For a while now, Fedya had been eyeing the butter dish and finally, seizing the moment when his wife bent down to trim a toenail, quickly, in one motion scooped the butter out of the dish with his finger and stuck it in his mouth. Closing the butter dish, Fedya accidentally tinkled the lid. The wife immediately straightened herself and, seeing the butter dish empty, pointed at it with the scissors and said in a stern voice:
– There’s no butter in the dish. Where is it?
Fedya, his eyes bulging with an expression of surprise, stretching his neck out, peered into the dish.
– That’s butter in your mouth – the wife said, pointing with the scissors at Fedya.
Fedya began wagging his head back and forth in denial.
– Yes it is, – said the wife. – You are saying nothing and wagging your head because your mouth is stuffed with butter.
Fedya, his eyes bugging even farther out, started waving his arms in his wife’s direction, as though saying: “What do you mean, what do you mean? Nothing of the sort!” But the wife said:
– You’re lying. Open your mouth.
– Mm, – said Fedya.
– Open your mouth, – the wife repeated.
– Fedya, raising his hand up and spreading its fingers wide open, began to moo, as though saying: “Ah, yes, I entirely forgot. I’ll be right back,” and got up, preparing to leave.
– Stop, the wife yelled.
But Fedya quickened his pace and disappeared behind the door. The wife flung herself after him but stopped at the door because, being naked, she could not in such a state go out in the corridor, which was used by the other residents of the communal apartment.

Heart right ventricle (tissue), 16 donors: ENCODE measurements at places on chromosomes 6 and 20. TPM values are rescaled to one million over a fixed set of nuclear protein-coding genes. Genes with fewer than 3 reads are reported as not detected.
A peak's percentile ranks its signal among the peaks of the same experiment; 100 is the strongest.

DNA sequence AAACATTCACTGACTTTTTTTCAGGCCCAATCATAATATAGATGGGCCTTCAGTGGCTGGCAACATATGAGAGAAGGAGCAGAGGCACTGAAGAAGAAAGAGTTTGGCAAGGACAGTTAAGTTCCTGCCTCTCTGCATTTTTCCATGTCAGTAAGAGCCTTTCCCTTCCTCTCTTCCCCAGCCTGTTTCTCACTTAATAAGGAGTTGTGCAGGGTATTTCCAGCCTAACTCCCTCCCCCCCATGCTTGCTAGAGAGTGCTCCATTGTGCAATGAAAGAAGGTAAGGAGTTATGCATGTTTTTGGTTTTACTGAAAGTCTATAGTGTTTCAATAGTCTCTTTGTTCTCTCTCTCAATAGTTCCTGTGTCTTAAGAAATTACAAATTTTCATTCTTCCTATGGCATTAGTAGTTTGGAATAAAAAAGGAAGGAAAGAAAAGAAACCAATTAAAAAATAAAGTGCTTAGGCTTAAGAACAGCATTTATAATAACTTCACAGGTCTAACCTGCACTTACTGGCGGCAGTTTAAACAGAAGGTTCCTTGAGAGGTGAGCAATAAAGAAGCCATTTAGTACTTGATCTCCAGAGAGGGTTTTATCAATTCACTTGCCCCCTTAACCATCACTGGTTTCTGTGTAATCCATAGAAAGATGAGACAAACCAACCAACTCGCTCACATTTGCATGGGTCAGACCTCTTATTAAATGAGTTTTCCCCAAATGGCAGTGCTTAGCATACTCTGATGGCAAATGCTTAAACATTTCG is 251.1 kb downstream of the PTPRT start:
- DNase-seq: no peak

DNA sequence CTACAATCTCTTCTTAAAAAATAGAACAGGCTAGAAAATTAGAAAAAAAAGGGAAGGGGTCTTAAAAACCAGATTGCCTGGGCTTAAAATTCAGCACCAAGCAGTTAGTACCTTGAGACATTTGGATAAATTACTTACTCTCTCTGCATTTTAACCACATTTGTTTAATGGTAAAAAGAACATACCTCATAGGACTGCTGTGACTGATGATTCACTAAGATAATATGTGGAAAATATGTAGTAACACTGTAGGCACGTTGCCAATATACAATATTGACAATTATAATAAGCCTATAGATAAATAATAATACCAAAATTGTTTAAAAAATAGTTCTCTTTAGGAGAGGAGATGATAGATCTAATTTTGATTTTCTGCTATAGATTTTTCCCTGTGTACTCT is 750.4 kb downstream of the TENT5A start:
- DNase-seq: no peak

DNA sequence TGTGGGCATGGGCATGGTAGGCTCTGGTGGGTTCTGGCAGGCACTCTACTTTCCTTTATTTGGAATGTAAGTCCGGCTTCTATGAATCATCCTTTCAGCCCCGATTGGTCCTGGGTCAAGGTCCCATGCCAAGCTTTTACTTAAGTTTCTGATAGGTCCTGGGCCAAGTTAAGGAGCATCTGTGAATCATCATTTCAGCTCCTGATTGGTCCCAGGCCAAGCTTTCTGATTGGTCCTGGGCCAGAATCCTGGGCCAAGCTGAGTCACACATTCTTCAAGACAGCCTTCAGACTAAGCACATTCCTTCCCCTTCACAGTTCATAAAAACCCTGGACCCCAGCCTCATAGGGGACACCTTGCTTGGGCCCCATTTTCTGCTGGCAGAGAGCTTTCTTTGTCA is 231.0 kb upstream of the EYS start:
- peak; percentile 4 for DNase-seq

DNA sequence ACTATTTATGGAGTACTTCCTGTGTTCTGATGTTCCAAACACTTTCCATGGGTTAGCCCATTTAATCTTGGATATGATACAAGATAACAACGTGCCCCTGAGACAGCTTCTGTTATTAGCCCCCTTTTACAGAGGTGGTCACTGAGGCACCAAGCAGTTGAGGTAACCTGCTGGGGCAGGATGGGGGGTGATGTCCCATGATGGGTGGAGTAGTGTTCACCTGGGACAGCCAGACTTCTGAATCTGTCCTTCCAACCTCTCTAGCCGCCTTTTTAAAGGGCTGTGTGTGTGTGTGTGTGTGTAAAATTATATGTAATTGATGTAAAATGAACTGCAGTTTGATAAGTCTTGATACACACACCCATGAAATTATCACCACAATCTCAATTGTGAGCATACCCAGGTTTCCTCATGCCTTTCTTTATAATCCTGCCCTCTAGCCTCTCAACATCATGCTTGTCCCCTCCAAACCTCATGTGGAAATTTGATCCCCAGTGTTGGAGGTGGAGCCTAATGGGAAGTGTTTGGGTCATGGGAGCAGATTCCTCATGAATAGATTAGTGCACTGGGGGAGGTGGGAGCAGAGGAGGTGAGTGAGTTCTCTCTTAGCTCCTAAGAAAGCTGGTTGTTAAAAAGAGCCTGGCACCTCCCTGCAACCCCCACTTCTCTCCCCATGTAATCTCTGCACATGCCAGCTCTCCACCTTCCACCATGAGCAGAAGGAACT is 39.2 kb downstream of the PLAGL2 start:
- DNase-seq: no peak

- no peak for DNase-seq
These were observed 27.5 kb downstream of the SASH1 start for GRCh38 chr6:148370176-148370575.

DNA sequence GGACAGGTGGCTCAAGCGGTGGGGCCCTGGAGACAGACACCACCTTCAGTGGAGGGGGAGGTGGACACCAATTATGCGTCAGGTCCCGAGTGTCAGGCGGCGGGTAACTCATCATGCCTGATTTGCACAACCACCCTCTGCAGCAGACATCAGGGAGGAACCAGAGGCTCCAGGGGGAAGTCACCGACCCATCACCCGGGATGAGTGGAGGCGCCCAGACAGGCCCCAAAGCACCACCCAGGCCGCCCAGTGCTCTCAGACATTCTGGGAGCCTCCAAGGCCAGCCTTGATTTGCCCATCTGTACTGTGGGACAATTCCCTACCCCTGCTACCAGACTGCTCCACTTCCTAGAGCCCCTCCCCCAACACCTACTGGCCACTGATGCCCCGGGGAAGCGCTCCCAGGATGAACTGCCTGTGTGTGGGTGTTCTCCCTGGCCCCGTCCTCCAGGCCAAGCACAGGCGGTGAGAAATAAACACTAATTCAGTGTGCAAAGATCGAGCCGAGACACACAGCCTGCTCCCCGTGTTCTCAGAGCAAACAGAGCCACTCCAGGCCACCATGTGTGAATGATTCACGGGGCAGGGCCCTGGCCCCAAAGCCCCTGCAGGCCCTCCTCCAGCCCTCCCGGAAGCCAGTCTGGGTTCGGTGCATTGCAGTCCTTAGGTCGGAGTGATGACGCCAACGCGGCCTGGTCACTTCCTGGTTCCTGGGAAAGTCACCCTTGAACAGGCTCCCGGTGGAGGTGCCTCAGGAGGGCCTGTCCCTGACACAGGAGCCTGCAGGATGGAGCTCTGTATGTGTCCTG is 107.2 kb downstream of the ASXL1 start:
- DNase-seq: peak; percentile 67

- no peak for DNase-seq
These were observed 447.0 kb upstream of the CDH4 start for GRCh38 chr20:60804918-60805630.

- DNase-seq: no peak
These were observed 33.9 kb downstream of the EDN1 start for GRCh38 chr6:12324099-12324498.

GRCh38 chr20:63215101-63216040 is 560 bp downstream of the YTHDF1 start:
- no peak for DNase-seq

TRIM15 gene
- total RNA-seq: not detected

– He’s gone, – the wife said, sitting down on the sofa. – What the . . . !
Fedya, having walked the length of the corridor to a door on which hung a sign, “Entrance categorically forbidden,” opened the door and entered the room.
The room Fedya entered was narrow and long, its only window covered with the pages of a newspaper. In the room, to the right, by the wall, stood a broken-down, dirty old couch, and by the window, a table consisting of a board placed on the night table at one end, the other end resting on the back of a chair. On the wall to the left hung a double shelf, on which lay an indeterminate something. There was nothing else in the room, if you didn’t count the man with the pale-green complexion lying on the couch, dressed in a long, torn, brown morning coat and black flannel pants from which recently-washed bare feet stuck out. The man was not at all sleeping, but rather intently watching the newly arrived.
Fedya bowed, shuffled his feet and, having removed the butter from his mouth with his finger, showed it to the prostrate man.
– One fifty, – said the master of the room, without changing his position.
– That’s not enough, – said Fedya.
– It’ll have to do, – the master of the room said.
– Alright then, – Fedya said and, sliding the butter off his finger, smeared it onto the shelf.
– Come for the money tomorrow morning, – the master said.
– Please, no! – Fedya exclaimed, – I need it now. It’s only a ruble and a half….
– Get lost, – the master said tersely, and Fedya ran out of the room on tiptoes, carefully shutting the door behind him.
February 10, 1939
Translated from the Russian by Alex Cigale
DANIIL KHARMS (1905-1942), along with Alexander Vvedensky, co-founded the OBERIU, the so-called Russian Absurdist group of poets during the 1920s and 30s. Kharms was not allowed to publish his work and survived for a time by writing poems for children. Having feigned insanity to avoid arrest and deportation to the Gulag, he starved to death in a psychiatric hospital in 1942, during the Nazi siege of Leningrad.
ALEX CIGALE has had his poems appear in Colorado, Green Mountains, North American, Tampa, Tar River Poetry, and The Literary Reviews, and online in Drunken Boat and McSweeney’s. His translations from the Russian can be found in Ancora Imparo, Cimarron Review, Literary Imagination, Modern Poetry in Translation, Brooklyn Rail InTranslation, The Manhattan, St. Ann‘s, and Washington Square Reviews. Other Kharms translations by Alex Cigale have appeared in PEN America and Gargoyle, and online in Eleven Eleven (California College of the Arts), Numero Cinq, Offcourse (SUNY Albany,) and Mayday Magazine.